Array handling is included in Fortran 90 for two main reasons:

- the notational convenience it provides, bringing he code closer to the underlying mathematical form;
- for the additional optimization opportunities it gives compilers (although there are plenty of opportunities for degrading optimization too!).

DO i = 1,n x(i) = b(i) / a(i, i) b(i+1:n) = b(i+1:n) - a(i+1:n, i) * x(i) END DOno special code is required for the final iteration where i = n. We note that a zero-sized array is regarded as being defined; however, an array of shape (0,2) is not conformable with one of shape (0,3), whereas

x(1:0) = 3is a valid 'do nothing' statement.

REAL, DIMENSION(0:10, 0:20) :: a : CALL sub(a)the corresponding dummy argument specification defines only the type and rank of the array, not its size. This information has to be made available by an explicit interface, often using an interface block (see Part 5). Thus we write just

SUBROUTINE sub(da) REAL, DIMENSION(:, :) :: daand this is as if da were dimensioned (11,21). However, we can specify any lower bound and the array maps accordingly. The shape, not bounds, is passed, where the default lower bound is 1 and the default upper bound is the corresponding extent.

SUBROUTINE swap(a, b) REAL, DIMENSION(:) :: a, b REAL, DIMENSION(SIZE(a)) :: work work = a a = b b = work END SUBROUTINE swapThe actual storage is maintained on a stack.

MODULE work_array INTEGER n REAL, DIMENSION(:,:,:), ALLOCATABLE :: work END MODULE PROGRAM main USE work_array READ (input, *) n ALLOCATE(work(n, 2*n, 3*n), STAT=status) : DEALLOCATE (work)The work array can be propagated through the whole program via a USE statement in each program unit. We may specify an explicit lower bound and allocate several entities in one statement. To free dead storage we write, for instance,

DEALLOCATE(a, b)We will meet this later, in the context of pointers.

REAL, DIMENSION(10) :: a, b a = 0. ! scalar broadcast; elemental assignment b = sqrt(a) ! intrinsic function result as array objectIn the second assignment, an intrinsic function returns an array-valued result for an array-valued argument. We can write array-valued functions ourselves (they require an explicit interface):

PROGRAM test REAL, DIMENSION(3) :: a = (/ 1., 2., 3./), & b = (/ 2., 2., 2. /), r r = f(a, b) PRINT *, r CONTAINS FUNCTION f(c, d) REAL, DIMENSION(:) :: c, d REAL, DIMENSION(SIZE(c)) :: f f = c*d ! (or some more useful functio of c and d) END FUNCTION f END PROGRAM test

WHERE (a /= 0.0) a = 1.0/a ! avoid division by 0(note: test is element-by-element, not on whole array), or as a construct:

WHERE (a /= 0.0) a = 1.0/a b = a ! all arrays same shape END WHEREor

WHERE (a /= 0.0) a = 1.0/a ELSEWHERE a = HUGE(a) END WHERE

REAL, DIMENSION(100, 100) :: awe can reference a single element as, for instance, a(1, 1). For a derived-data type like

TYPE triplet REAL u REAL, DIMENSION(3) :: du END TYPE tripletwe can declare an array of that type:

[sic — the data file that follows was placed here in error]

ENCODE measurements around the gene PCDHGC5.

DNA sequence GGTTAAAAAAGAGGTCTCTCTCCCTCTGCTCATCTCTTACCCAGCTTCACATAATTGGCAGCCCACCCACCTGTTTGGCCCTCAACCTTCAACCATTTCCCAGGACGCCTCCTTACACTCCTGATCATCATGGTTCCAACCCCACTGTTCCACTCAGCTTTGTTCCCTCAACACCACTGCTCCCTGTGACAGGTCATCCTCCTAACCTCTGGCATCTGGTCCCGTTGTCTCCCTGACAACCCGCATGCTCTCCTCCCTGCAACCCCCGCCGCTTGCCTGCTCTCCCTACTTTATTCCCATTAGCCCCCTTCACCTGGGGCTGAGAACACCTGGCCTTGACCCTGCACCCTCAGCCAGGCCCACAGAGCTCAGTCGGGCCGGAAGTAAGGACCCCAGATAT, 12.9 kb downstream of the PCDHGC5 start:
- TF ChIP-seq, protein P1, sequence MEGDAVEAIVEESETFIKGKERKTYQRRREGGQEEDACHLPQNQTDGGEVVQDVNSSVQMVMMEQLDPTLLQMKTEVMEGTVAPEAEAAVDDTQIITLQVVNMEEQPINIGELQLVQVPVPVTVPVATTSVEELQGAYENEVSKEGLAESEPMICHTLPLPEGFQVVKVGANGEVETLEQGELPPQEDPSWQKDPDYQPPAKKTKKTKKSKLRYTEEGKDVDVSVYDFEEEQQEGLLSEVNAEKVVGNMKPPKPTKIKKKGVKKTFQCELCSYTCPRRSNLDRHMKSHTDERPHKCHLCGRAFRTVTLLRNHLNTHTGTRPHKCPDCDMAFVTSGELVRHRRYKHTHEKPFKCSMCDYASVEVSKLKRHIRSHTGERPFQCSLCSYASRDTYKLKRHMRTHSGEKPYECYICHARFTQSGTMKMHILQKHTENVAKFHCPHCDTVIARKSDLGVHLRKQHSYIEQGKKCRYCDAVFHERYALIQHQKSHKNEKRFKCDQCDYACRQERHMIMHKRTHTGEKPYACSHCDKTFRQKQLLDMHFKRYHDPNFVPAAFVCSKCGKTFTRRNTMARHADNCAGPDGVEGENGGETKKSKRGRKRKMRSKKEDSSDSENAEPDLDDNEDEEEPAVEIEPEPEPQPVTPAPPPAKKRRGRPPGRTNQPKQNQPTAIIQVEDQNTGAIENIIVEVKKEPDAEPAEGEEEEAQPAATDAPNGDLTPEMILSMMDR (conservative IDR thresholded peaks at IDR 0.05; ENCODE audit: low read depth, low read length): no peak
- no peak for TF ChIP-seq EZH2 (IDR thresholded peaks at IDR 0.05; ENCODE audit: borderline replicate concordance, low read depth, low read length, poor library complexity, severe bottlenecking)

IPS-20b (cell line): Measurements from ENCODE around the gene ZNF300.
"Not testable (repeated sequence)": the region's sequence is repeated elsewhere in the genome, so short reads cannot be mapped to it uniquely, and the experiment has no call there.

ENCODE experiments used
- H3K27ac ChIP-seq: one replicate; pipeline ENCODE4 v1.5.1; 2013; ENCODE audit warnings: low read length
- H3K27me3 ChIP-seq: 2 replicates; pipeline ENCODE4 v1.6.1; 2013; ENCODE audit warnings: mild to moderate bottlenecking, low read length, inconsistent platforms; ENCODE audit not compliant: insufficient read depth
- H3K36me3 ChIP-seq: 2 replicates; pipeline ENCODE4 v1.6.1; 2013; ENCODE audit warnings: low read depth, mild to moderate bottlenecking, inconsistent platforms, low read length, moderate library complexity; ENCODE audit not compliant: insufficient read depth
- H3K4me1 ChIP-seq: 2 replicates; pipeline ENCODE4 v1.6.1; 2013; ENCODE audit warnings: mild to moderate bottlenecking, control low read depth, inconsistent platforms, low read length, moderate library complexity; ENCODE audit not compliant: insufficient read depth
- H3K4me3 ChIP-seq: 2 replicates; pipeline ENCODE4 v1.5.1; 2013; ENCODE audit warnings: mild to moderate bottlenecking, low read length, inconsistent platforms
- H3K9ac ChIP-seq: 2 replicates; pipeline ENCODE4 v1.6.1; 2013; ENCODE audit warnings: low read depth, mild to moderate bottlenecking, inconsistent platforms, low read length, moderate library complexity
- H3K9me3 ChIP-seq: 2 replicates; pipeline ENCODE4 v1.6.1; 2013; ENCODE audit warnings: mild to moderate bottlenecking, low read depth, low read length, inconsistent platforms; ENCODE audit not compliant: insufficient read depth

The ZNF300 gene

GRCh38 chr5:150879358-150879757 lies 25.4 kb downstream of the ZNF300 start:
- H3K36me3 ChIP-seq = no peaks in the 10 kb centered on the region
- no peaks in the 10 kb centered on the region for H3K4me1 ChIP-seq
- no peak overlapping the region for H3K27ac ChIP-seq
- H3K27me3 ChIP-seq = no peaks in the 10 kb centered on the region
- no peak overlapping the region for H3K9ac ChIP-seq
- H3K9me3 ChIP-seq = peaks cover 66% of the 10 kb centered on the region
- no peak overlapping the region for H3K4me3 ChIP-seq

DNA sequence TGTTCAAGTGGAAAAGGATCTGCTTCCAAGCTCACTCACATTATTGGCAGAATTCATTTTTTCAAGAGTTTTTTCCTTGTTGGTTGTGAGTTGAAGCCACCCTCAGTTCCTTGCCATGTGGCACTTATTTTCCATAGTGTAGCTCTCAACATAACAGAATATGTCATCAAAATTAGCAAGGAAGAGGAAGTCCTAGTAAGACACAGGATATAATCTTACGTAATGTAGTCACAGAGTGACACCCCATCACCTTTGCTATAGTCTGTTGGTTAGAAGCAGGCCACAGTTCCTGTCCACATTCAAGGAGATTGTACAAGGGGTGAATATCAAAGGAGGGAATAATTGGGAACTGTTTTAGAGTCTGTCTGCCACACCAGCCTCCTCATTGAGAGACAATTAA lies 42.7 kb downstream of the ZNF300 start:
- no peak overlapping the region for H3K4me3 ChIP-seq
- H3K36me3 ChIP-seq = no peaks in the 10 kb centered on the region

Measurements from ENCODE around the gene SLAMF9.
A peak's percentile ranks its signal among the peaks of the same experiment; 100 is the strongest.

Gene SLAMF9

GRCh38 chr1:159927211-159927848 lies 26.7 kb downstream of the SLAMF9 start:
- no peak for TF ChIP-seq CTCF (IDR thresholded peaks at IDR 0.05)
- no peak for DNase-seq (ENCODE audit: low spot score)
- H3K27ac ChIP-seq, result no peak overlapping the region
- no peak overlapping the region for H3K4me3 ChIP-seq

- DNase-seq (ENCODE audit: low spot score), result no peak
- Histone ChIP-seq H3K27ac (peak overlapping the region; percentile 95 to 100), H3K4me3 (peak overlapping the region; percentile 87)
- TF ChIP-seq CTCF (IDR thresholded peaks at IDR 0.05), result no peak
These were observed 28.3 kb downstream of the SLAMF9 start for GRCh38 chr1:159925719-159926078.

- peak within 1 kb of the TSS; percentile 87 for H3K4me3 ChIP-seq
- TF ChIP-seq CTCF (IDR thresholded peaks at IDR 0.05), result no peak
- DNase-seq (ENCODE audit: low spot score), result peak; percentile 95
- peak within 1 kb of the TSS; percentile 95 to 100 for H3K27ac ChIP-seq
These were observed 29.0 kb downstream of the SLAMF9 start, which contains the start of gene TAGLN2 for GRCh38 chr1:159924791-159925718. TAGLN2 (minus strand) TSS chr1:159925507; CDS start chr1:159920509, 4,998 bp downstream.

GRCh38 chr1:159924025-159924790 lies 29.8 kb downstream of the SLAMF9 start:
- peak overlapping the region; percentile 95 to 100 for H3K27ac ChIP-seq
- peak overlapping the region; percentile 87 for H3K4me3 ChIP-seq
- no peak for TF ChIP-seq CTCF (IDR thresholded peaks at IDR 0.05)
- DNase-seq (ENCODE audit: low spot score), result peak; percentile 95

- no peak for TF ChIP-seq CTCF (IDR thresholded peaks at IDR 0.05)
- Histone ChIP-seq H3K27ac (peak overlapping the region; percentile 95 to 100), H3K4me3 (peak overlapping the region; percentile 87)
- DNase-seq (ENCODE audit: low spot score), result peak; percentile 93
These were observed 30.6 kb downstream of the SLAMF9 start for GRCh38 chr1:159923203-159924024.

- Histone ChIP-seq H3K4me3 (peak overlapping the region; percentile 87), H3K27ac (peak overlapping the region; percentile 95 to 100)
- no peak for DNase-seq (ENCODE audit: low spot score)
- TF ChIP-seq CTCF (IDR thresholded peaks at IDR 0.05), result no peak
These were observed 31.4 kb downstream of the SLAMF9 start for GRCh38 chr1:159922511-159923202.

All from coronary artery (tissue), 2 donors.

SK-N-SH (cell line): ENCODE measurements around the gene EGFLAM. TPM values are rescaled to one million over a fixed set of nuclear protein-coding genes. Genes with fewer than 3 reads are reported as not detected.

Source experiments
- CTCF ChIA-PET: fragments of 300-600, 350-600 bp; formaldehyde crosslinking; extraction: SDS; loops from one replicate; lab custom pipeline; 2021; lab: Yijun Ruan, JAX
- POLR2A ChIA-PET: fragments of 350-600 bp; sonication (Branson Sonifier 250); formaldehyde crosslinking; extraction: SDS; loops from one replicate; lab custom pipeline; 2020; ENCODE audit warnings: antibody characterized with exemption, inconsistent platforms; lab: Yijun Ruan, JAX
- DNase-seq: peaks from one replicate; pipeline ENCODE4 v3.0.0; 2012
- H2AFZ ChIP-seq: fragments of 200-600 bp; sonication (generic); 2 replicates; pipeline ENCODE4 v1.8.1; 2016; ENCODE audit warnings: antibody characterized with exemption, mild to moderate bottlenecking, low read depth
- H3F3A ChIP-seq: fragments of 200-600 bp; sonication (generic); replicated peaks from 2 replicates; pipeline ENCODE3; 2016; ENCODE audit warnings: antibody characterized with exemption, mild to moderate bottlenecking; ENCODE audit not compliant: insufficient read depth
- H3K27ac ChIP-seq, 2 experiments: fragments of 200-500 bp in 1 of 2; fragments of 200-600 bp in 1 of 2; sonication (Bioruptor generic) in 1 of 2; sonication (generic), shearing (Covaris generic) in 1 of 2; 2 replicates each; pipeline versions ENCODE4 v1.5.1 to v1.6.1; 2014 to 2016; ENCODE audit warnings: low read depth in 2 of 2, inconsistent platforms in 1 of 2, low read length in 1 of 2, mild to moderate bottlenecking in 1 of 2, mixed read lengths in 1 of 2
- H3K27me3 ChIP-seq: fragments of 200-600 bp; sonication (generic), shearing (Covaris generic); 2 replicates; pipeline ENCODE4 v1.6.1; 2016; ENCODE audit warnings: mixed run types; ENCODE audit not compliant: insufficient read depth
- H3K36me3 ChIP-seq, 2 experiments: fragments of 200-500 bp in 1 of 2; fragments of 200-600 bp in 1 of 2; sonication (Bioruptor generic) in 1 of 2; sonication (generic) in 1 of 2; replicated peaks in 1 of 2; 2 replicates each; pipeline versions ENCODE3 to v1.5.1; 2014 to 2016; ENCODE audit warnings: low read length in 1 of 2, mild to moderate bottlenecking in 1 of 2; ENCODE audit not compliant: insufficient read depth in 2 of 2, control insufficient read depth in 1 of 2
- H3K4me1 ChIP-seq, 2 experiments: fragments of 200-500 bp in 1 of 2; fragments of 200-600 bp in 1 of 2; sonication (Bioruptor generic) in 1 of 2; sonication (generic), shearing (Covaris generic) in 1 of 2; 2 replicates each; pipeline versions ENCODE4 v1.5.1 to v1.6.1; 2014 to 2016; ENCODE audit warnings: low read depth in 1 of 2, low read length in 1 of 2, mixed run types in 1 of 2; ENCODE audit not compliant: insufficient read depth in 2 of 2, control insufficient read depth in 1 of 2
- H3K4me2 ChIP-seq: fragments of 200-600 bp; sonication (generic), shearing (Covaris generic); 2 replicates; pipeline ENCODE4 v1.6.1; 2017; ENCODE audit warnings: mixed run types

TYPE(triplet), DIMENSION(10, 20) :: tarand a reference like

tar(n, 2)is an element (a scalar!) of type triplet, but

tar(n, 2)%duis an array of type real, and

tar(n, 2)%du(2)is an element of it. The basic rule to remember is that an array element always has a subscript or subscripts qualifying at least the last name.

[as inlower ] : [upper ] [:stride ]

REAL a(10, 10) a(i, 1:n) ! part of one row a(1:m, j) ! part of one column a(i, : ) ! whole row a(i, 1:n:3) ! every third element of row a(i, 10:1:-1) ! row in reverse order a( (/ 1, 7, 3, 2 /), 1) ! vector subscript a(1, 2:11:2) ! 11 is legal as not referenced a(:, 1:7) ! rank two sectionNote that a vector subscript with duplicate values cannot appear on the left-hand side of an assignment as it would be ambiguous. Thus,

b( (/ 1, 7, 3, 7 /) ) = (/ 1, 2, 3, 4 /)is illegal. Also, a section with a vector subscript must not be supplied as an actual argument to an OUT or INOUT dummy argument. Arrays of arrays are not allowed:

tar%du ! illegalWe note that a given value in an array can be referenced both as an element and as a section:

a(1, 1) ! scalar (rank zero) a(1:1, 1) ! array section (rank one)depending on the circumstances or requirements. By qualifying objects of derived type, we obtain elements or sections depending on the rule stated earlier:

tar%u ! array section (structure component) tar(1, 1)%u ! component of an array element

DOT_PRODUCT Dot product of 2 rank-one arrays MATMUL Matrix multiplication

ALL True if all values are true ANY True if any value is true. Example: IF (ANY( a > b)) THEN COUNT Number of true elements in array MAXVAL Maximum value in an array MINVAL Minimum value in an array PRODUCT Product of array elements SUM Sum of array elements

ALLOCATED Array allocation status LBOUND Lower dimension bounds of an array SHAPE Shape of an array (or scalar) SIZE Total number of elements in an array UBOUND Upper dimension bounds of an array

MERGE Merge under mask PACK Pack an array into an array of rank SPREAD Replicate array by adding a dimension UNPACK Unpack an array of rank one into an array under mask

RESHAPE Reshape an array

CSHIFT Circular shift EOSHIFT End-off shift TRANSPOSE Transpose of an array of rank two

MAXLOC Location of first maximum value in an array MINLOC Location of first minimum value in an array